James is eighteen. He’s been accepted to Brown University and he’s got the whole world in front of him. Except that he doesn’t want the whole world, and he certainly doesn’t want to go to Brown. James isn’t like other boys his age. He doesn’t fit in, or at least, he doesn’t want to fit in. He finds kids his own age annoying, shallow. The thought of sitting through four years of college with other kids his age is like a nightmare to him.
So what does a kid who is smart enough to have been accepted to Brown want to do with his life if not go to college? James wants to move to the Midwest. Buy a house and just get a regular old job. He wants a porch where he can read, sleep and be alone.
James’s parents don’t understand him, and his mother tells him this one more than one occasion. His father is a high flying business executive that has very little time for his parental responsibilities and James’s mother is a bit of an artsy fartsy hair brain that can’t hold down any kind permanent, stable relationships. James looks at his parents and wants the opposite of what they have.
This is one of those novels where not a lot happens, kind of like Seinfeld episode. It’s a novel about nothing but it’s completely unputdownable. James is a quirky character and from the beginning of the novel it’s clear that he’s an unhappy person. I was eager to discover the source of his unhappiness. Maybe this is why I kept reading so incessantly. I can’t say with certainty that the root of his problems is divulged, but I don’t think the reader is supposed to walk away with a sense of finality after reading this book.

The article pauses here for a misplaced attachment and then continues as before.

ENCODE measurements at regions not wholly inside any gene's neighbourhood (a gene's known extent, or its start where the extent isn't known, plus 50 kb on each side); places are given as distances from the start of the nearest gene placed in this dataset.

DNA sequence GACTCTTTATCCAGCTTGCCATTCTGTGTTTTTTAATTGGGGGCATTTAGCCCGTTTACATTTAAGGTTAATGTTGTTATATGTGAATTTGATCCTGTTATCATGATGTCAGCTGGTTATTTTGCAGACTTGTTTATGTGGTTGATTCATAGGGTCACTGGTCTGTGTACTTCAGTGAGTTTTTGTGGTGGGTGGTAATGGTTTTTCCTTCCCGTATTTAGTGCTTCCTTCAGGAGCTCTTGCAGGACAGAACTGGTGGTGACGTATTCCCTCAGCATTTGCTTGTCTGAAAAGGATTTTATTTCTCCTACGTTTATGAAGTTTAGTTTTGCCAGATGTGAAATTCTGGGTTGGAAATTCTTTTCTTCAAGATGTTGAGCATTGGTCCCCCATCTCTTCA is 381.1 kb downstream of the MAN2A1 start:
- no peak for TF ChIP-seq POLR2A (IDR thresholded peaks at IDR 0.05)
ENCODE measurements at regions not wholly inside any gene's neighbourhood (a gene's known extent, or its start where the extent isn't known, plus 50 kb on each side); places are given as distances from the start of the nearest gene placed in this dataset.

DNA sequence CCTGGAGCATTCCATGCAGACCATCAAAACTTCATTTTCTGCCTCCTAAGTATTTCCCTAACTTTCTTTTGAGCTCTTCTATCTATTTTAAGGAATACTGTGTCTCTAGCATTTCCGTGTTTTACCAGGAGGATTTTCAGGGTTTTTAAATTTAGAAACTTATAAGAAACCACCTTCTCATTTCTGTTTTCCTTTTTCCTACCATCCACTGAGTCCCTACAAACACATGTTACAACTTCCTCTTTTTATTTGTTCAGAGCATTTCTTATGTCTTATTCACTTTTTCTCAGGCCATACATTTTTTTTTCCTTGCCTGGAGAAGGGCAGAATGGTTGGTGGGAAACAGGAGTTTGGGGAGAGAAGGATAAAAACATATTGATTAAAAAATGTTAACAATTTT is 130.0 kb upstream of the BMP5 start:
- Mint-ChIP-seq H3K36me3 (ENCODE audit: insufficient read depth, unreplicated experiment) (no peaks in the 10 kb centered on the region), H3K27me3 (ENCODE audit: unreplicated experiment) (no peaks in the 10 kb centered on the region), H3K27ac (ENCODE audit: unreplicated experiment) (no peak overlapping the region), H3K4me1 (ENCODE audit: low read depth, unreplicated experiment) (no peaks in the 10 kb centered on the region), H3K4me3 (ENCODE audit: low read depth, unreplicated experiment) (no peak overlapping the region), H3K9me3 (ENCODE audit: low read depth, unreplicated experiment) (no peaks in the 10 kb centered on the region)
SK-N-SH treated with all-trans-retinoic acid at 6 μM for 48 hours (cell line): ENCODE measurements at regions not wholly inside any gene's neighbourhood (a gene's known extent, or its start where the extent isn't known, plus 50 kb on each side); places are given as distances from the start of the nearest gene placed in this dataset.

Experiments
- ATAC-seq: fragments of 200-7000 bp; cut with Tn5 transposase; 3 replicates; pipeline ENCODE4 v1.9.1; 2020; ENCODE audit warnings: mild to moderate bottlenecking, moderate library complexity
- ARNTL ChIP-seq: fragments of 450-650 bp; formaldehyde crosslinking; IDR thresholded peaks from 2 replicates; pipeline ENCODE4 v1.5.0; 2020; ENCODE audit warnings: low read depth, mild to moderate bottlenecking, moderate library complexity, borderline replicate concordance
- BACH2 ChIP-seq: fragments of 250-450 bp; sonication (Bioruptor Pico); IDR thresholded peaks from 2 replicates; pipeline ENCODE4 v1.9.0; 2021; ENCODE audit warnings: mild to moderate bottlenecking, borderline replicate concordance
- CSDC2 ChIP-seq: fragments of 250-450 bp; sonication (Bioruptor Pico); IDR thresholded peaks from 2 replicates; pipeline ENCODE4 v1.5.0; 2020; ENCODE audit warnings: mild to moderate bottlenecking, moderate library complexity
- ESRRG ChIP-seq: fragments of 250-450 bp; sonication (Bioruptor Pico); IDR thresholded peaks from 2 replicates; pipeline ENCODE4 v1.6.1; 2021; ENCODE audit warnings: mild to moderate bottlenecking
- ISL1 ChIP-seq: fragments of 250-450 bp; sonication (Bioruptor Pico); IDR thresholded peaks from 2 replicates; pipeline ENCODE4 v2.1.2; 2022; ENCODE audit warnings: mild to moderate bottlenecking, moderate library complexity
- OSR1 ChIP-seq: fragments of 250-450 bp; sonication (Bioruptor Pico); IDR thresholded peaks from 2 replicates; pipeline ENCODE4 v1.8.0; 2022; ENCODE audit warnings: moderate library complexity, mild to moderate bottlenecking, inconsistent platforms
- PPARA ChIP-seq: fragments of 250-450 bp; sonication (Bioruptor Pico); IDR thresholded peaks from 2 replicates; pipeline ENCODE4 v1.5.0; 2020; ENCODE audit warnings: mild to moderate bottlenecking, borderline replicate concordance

Peter Cameron writes beautifully and his characters – even those that are deeply flawed – are intelligent and engaging. This is one of those rare highbrow real literary young adult novels and I recommend it to all. It’s not chick lit; there is no Edward Cullen found within its pages but it’s definitely worth your money and your time. Someday This Pain Will Be Useful To You is one of those universal novels that will appeal to both male and female readers everywhere. Cameron is a supremely talented author and he will have you thinking about the deeper roots of humanity without even realising it.